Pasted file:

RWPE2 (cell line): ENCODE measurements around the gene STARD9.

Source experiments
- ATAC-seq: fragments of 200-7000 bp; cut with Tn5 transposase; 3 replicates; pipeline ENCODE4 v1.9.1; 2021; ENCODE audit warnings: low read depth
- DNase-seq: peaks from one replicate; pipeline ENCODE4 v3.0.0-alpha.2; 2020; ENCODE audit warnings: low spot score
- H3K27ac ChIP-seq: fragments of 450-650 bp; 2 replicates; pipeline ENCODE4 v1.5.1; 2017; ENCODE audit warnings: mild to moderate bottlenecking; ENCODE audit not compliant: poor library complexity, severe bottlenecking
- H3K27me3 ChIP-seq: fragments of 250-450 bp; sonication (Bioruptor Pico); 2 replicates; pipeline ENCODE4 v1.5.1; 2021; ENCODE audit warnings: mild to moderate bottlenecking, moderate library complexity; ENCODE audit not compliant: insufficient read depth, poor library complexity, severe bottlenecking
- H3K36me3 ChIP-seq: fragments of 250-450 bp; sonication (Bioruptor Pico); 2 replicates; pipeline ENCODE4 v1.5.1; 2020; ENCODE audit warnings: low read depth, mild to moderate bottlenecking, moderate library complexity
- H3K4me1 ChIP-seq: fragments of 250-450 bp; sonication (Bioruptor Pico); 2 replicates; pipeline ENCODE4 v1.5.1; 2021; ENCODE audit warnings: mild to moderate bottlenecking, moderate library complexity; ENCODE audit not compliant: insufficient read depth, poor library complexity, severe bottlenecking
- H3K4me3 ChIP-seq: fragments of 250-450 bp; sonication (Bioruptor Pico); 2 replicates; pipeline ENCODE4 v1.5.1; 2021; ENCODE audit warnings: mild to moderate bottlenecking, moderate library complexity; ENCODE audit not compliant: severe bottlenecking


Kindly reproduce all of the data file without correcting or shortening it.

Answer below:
RWPE2 (cell line): ENCODE measurements around the gene STARD9.

Source experiments
- ATAC-seq: fragments of 200-7000 bp; cut with Tn5 transposase; 3 replicates; pipeline ENCODE4 v1.9.1; 2021; ENCODE audit warnings: low read depth
- DNase-seq: peaks from one replicate; pipeline ENCODE4 v3.0.0-alpha.2; 2020; ENCODE audit warnings: low spot score
- H3K27ac ChIP-seq: fragments of 450-650 bp; 2 replicates; pipeline ENCODE4 v1.5.1; 2017; ENCODE audit warnings: mild to moderate bottlenecking; ENCODE audit not compliant: poor library complexity, severe bottlenecking
- H3K27me3 ChIP-seq: fragments of 250-450 bp; sonication (Bioruptor Pico); 2 replicates; pipeline ENCODE4 v1.5.1; 2021; ENCODE audit warnings: mild to moderate bottlenecking, moderate library complexity; ENCODE audit not compliant: insufficient read depth, poor library complexity, severe bottlenecking
- H3K36me3 ChIP-seq: fragments of 250-450 bp; sonication (Bioruptor Pico); 2 replicates; pipeline ENCODE4 v1.5.1; 2020; ENCODE audit warnings: low read depth, mild to moderate bottlenecking, moderate library complexity
- H3K4me1 ChIP-seq: fragments of 250-450 bp; sonication (Bioruptor Pico); 2 replicates; pipeline ENCODE4 v1.5.1; 2021; ENCODE audit warnings: mild to moderate bottlenecking, moderate library complexity; ENCODE audit not compliant: insufficient read depth, poor library complexity, severe bottlenecking
- H3K4me3 ChIP-seq: fragments of 250-450 bp; sonication (Bioruptor Pico); 2 replicates; pipeline ENCODE4 v1.5.1; 2021; ENCODE audit warnings: mild to moderate bottlenecking, moderate library complexity; ENCODE audit not compliant: severe bottlenecking